A Lovely Sunday for Creve Coeur
Most of us, critics included, had never heard of this forgotten play by Tennessee Williams. Reviews were mixed; it ran for three weeks off-Broadway in 1979 and never secured the funding necessary to transfer to a Broadway house.
But we can thank Denver Center Theatre Company director Laird Williamson, who had worked with Williams at ACT in San Francisco in 1976, for resurrecting it, and giving us a glimpse of the master's craft at a time when his life was in decline and his talents were in question.
More so than in most of Williams' works, the historical context for A Lovely Sunday for Creve Coeur, set in the mid-1930's, plays an important part. The role of women in American society was in flux, somewhere between the post-WWI right of suffrage and the WWII right to rivet, with the glass ceiling a distant, future obstruction.
Social relationships, of course, reflect these political and economic restrictions, and Williams makes telling choices in shaping the characters and situations of the four strikingly-drawn women, whose lives come together in a St. Louis apartment building that sits a trolley-car ride from Creve Coeur Park. Caught between the pangs of growing independence and the ever-present Hollywood- and jazz-fed notions of romance and sexuality, Williams' characters struggle for a sense of identity and belonging.
At the center of what must be described, to pleasant surprise, as a comedy, is Dorothea, a school teacher and "woman of a certain age." Much like Amanda Wingfield from Williams' "The Glass Menagerie," "Dottie" creates a Prince Charming out of a cad, and fills her hours with a fantasy of silver-screen proportions. But that is where the two characters' similarities end.
|(L to R) Carol Halstead as Helena|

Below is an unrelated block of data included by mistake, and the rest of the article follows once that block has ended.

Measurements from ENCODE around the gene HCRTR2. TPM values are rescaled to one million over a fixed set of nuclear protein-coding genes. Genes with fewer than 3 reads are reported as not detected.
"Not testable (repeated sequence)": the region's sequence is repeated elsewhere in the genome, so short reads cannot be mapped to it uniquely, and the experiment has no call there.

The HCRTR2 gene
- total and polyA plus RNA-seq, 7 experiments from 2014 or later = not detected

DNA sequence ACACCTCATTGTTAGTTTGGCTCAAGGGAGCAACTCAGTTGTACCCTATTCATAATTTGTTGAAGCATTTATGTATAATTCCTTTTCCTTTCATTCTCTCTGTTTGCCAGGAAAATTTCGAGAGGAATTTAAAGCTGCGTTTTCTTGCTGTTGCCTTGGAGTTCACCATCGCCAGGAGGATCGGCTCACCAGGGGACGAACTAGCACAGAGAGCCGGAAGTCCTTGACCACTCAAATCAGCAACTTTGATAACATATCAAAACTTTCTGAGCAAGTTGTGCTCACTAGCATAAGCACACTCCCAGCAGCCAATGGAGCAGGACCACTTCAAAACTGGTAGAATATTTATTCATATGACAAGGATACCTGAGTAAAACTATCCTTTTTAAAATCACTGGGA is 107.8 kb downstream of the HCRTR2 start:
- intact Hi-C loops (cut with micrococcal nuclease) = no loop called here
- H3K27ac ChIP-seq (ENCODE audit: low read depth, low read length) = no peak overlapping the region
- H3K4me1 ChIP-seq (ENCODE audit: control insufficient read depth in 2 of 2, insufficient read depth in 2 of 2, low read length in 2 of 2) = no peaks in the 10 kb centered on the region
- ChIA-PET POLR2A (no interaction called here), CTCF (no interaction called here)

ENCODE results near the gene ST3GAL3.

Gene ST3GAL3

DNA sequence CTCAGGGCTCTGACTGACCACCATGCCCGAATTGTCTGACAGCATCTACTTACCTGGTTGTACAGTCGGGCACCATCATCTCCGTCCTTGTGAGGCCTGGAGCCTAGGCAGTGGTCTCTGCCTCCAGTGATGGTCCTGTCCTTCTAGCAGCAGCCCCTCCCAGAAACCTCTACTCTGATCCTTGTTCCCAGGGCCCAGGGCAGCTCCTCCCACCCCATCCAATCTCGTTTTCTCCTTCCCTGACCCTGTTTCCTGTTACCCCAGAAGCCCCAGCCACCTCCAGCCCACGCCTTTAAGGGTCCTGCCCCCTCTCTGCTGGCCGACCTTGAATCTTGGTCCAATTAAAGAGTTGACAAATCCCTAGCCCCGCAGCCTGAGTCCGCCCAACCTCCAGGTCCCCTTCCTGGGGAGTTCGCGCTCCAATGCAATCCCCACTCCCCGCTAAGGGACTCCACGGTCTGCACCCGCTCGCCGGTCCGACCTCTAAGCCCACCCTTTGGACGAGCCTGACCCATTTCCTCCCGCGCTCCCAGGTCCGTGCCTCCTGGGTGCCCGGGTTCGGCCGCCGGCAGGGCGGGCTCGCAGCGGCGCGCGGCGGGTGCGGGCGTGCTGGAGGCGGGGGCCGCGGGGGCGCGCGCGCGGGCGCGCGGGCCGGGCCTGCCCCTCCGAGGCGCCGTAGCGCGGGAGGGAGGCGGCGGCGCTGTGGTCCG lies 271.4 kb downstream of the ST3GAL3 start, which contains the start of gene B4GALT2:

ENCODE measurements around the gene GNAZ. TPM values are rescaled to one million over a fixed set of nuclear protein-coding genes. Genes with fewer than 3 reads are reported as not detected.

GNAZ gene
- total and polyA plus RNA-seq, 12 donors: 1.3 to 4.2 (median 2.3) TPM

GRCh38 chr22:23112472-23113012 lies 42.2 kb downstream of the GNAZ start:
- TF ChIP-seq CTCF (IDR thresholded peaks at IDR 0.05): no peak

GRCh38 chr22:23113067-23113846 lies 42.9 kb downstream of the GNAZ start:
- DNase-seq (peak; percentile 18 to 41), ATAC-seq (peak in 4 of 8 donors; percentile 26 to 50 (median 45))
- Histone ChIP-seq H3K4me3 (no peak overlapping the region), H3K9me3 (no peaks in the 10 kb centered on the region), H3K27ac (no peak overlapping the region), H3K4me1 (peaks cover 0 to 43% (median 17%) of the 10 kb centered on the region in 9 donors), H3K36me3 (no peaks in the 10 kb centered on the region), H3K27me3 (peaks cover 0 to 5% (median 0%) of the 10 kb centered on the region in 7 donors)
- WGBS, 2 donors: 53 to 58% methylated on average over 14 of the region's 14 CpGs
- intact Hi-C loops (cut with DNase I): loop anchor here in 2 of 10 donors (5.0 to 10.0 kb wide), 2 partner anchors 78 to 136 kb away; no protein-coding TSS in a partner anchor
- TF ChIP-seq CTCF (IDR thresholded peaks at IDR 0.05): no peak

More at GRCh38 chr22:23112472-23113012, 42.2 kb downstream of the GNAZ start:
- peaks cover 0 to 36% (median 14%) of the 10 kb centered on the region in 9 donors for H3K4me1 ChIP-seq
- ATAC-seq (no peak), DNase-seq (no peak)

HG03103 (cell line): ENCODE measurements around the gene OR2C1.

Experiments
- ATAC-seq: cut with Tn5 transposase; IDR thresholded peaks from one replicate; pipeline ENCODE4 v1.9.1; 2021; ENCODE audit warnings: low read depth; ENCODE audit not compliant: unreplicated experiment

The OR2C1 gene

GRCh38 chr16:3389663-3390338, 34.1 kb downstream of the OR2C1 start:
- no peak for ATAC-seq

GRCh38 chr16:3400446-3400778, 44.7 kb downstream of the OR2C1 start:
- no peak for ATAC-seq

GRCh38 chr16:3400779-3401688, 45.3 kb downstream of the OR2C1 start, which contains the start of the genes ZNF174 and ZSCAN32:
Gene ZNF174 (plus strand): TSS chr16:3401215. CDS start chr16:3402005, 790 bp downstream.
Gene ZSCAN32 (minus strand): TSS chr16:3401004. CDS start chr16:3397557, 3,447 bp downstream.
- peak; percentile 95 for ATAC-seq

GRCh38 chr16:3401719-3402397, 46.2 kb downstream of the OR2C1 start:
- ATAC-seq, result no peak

and Caitlin O’Connell as Dorothea
Photo: Terry Shapiro
Starry-eyed and wrapped in a luxuriant Southern dialect to compliment her tangerine lingerie, Caitlin O'Connell makes for a spell-binding protagonist. She moves easily between the near-farcical and tragicomic elements of the story, giving full range to Williams' imaginative intrigues.
Dottie's landlord, Bodey, is a second-generation German-American, whose robust diet and garish tastes dominate the apartment. She dreams that Dollie will hook up with her equally ample and fashion-challenged twin brother, Buddy, who looms offstage, just a phone call away.
|(L to R) Robynn Rodriguez as Miss Gluck|
and Kathleen M. Brady as Bodey
Photo: Terry Shapiro
Seamlessly blending Bodey's earthiness and surprising outbursts of psychological insight, Kathleen Brady creates a presence as large and big-hearted as the color spectrum of her character's decorating scheme. Her Bodey is fully capable of standing up to Dottie's haughty school teacher friend, Helena.
Here, Carol Halstead provides one of her most memorable characterizations, interjecting mocking laughter into icy put-downs of her counterparts, each barb delivered with a telling tic. Through Helena, Williams paints a contrasting response to single womanhood, linking upward-mobility with a loss of compassion.
Robynn Rodriguez, as Miss Gluck, a ghostly manic-depressive visitor from upstairs, is a fascinating combination of half-crazed derelict, overflowing with Germanic slang ramblings, and a prescient fool, willing to point fingers and throw water at her antagonist. Disheveled and soiled, yet sporting a devilish grin at the outcome, Rodriguez offers a compelling mirror into the playwright's often desperate heart.
While Williams' lyricism does not reach the same heights in this late, and albeit lighter, work as in his famous tragedies, his talent for rich symbolism and telling plot devices has lost little of its earlier strength, and his dialogue remains witty and sharp.
Although we are moved by Dottie's affirming response to her climactic set-back, it is a bittersweet redemption, fulfilling a need that appears to be more of society's making than one which will ultimately satisfy her own potential.
Nevertheless, Williams abandons his penchant for tragedy, and we are uplifted, after so much heartbreak (crève-coeur), to end up here, on a lovely Sunday afternoon. Despite appearances at his end, Williams seems to have found some measure of affirmation.
Director Williamson has made the most of his very talented cast, and the set, designed by the late Andrew Yelusich and his successor Lisa Orzolek, is a playful mix of camp and kitsch, evoking a Zeitgeist dominated by the desire to escape from the nagging Depression and the chilling drums of war.
The Denver Center Theatre Company's production of A Lovely Sunday for Creve Coeur runs through March 12th. 303-893-4100.